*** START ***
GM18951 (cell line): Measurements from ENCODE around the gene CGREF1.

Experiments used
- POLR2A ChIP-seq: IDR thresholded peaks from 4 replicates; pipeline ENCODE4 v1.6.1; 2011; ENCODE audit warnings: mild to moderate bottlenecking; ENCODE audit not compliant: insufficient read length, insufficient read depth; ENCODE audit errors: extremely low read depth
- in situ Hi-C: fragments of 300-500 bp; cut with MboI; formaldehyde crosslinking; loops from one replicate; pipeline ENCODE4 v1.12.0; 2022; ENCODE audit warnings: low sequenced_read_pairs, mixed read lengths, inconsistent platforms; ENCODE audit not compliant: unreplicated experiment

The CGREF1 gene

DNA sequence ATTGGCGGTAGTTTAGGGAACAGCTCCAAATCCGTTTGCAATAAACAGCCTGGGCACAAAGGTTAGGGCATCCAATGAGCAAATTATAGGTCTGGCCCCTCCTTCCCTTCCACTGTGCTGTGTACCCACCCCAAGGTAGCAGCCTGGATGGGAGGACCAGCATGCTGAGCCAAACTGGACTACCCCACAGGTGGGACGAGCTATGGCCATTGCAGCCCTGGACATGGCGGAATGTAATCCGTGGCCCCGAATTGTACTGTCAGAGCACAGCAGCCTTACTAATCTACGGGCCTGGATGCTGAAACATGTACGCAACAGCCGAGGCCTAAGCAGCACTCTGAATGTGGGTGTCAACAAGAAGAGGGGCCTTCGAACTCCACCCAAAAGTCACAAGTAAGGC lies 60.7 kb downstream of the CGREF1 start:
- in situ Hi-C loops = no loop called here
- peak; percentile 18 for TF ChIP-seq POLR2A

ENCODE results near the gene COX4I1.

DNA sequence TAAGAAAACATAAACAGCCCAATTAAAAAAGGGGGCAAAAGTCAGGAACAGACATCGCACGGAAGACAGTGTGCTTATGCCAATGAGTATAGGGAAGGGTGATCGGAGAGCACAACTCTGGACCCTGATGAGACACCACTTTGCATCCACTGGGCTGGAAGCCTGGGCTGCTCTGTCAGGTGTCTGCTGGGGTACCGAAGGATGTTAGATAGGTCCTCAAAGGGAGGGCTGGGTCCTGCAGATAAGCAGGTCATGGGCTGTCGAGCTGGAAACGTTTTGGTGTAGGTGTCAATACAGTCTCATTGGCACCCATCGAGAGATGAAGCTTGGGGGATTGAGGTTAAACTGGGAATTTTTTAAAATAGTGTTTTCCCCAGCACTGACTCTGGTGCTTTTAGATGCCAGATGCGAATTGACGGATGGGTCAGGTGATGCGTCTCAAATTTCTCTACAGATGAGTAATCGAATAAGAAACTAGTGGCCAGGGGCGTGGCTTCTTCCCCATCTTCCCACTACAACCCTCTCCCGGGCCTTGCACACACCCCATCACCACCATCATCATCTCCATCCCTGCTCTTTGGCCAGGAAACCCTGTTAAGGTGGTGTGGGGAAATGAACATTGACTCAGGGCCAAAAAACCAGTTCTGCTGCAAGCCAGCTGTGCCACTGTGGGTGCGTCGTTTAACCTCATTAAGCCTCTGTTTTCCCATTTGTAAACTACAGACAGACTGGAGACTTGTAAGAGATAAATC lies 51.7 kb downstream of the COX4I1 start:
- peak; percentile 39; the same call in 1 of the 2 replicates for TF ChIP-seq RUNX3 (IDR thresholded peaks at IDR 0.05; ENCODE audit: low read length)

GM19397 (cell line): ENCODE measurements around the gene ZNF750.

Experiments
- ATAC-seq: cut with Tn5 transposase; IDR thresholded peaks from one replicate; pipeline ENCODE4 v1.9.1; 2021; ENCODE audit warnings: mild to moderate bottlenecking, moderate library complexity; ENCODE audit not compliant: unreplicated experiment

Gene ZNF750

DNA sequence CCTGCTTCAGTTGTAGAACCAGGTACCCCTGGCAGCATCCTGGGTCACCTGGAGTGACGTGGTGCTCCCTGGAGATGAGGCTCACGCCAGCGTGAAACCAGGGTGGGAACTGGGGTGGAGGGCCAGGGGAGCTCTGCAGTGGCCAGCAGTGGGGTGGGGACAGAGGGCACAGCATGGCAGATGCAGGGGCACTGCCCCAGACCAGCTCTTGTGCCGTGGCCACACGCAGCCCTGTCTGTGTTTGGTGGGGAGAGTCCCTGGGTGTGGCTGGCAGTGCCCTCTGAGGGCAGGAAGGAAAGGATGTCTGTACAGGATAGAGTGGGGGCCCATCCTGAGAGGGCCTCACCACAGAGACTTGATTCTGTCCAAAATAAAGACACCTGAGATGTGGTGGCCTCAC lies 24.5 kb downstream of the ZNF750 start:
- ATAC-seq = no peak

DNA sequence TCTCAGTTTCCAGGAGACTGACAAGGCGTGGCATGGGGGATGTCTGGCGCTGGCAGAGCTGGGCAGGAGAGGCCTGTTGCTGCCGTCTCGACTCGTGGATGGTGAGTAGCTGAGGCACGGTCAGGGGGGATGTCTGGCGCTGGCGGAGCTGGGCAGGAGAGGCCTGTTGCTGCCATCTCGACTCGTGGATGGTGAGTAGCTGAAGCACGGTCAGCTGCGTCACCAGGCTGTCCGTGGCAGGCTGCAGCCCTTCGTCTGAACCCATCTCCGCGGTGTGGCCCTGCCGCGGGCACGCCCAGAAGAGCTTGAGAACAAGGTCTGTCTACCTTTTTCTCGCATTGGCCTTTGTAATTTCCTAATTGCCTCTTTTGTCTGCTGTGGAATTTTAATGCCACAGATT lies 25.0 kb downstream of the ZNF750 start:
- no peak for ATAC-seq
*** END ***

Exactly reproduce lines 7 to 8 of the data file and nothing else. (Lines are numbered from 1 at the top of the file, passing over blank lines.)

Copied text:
- in situ Hi-C loops = no loop called here
- peak; percentile 18 for TF ChIP-seq POLR2A